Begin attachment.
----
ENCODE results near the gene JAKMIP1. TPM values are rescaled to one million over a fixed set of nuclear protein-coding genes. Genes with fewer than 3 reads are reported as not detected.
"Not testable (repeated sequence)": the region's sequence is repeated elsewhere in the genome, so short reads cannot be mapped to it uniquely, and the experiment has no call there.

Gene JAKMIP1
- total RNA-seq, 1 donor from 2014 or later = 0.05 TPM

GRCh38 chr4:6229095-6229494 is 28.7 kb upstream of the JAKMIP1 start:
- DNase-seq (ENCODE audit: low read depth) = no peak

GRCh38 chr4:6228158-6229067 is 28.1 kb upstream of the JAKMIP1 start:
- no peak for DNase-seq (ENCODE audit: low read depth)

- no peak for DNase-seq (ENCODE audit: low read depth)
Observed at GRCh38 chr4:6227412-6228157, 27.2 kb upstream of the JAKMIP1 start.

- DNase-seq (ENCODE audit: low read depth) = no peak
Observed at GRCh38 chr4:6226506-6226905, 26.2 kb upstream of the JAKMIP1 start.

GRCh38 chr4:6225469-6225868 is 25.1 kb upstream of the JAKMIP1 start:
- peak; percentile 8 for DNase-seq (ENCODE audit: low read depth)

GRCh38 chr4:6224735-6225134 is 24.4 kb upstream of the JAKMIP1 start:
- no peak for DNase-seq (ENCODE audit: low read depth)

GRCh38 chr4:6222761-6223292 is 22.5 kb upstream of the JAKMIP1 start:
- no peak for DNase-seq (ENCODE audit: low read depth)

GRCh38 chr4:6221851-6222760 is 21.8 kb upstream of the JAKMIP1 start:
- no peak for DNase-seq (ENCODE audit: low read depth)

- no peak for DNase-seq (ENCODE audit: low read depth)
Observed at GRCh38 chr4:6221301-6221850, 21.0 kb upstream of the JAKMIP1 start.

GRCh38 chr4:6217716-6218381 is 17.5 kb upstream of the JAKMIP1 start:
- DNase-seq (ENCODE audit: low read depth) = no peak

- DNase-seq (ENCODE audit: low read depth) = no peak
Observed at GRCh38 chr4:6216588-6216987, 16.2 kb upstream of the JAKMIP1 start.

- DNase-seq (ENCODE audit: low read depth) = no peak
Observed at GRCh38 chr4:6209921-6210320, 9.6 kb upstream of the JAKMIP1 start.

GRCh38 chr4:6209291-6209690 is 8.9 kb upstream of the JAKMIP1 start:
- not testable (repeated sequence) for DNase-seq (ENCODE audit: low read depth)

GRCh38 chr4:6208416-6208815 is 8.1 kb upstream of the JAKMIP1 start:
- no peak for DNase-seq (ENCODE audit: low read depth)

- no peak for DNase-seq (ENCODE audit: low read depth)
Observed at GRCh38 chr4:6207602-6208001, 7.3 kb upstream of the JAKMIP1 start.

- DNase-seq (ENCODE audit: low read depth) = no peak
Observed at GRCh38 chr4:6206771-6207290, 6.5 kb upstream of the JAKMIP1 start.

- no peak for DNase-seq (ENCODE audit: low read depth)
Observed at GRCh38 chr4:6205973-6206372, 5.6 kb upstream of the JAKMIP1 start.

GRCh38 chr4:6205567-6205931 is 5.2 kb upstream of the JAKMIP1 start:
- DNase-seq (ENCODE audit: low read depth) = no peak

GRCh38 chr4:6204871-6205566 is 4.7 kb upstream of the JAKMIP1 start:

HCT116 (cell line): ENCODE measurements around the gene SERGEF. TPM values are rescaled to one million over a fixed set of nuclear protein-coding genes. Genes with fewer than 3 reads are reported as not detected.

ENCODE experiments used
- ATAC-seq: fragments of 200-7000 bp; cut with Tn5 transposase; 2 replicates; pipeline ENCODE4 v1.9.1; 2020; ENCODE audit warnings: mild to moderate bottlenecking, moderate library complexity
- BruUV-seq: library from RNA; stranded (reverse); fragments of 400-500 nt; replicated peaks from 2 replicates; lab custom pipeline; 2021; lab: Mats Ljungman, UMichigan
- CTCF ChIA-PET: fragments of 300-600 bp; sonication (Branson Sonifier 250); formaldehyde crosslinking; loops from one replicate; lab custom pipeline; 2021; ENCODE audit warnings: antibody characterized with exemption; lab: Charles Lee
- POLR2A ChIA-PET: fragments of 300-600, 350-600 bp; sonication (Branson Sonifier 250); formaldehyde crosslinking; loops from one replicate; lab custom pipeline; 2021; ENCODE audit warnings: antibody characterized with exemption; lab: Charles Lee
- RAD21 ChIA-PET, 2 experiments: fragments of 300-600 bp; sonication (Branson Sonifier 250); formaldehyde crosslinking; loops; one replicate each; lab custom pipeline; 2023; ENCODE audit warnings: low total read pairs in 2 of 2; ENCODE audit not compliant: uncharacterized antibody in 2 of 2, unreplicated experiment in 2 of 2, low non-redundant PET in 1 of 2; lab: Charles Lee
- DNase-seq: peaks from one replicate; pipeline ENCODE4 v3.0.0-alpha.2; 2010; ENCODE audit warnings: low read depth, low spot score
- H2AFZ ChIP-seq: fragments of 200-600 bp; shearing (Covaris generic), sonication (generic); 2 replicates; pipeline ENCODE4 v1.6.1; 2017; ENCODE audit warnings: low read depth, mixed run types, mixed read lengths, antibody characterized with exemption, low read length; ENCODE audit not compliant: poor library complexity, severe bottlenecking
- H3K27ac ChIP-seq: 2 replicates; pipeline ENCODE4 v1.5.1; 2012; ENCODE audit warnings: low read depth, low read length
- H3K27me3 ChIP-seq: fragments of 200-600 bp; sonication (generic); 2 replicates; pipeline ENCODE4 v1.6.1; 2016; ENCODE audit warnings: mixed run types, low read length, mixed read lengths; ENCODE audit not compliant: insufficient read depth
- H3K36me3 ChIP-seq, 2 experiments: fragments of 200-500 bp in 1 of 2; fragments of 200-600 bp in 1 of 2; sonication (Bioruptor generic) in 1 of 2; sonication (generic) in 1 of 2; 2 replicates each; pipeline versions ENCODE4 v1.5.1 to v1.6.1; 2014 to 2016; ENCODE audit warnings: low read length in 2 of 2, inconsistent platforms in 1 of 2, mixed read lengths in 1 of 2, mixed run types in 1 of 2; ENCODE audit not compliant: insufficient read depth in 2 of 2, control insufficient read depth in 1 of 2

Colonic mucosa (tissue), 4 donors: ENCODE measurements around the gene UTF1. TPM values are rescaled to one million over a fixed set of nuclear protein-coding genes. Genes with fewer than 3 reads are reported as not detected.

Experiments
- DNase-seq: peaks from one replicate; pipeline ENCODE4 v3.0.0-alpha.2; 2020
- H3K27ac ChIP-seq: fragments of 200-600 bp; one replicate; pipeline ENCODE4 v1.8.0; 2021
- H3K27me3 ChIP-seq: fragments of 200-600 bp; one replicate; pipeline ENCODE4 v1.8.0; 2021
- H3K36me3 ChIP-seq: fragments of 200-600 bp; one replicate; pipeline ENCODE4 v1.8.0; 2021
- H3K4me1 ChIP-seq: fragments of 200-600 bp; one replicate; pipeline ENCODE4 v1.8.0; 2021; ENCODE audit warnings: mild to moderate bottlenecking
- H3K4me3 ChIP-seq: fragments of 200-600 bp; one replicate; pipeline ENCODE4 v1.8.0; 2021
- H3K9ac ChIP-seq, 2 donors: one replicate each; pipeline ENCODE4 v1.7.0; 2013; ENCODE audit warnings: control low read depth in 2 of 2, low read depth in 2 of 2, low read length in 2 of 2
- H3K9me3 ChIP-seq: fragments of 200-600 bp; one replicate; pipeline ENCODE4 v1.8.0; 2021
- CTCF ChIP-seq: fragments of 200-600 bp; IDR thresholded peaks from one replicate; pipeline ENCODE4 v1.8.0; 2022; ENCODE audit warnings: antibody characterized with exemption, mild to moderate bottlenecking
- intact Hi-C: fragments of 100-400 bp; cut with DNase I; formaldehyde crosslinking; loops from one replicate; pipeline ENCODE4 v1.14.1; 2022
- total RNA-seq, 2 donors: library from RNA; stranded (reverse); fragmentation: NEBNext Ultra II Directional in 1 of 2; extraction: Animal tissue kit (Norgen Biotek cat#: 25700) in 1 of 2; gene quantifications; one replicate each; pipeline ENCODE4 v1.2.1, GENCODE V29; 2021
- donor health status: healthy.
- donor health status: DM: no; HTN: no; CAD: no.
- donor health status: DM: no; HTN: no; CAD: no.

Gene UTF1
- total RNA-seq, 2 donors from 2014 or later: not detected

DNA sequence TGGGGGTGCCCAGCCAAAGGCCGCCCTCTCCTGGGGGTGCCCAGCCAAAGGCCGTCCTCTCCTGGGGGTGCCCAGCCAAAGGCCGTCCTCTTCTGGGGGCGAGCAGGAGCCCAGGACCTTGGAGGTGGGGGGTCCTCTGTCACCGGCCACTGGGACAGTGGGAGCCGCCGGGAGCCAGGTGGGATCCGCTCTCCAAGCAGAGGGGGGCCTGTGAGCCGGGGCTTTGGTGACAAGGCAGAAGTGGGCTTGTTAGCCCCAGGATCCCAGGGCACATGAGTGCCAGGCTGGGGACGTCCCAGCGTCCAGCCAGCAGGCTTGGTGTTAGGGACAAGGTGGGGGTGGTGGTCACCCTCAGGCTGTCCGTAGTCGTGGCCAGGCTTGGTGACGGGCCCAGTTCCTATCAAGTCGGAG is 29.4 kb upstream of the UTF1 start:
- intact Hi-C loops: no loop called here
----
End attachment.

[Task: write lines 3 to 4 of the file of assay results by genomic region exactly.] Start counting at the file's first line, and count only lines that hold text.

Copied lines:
Gene JAKMIP1
- total RNA-seq, 1 donor from 2014 or later = 0.05 TPM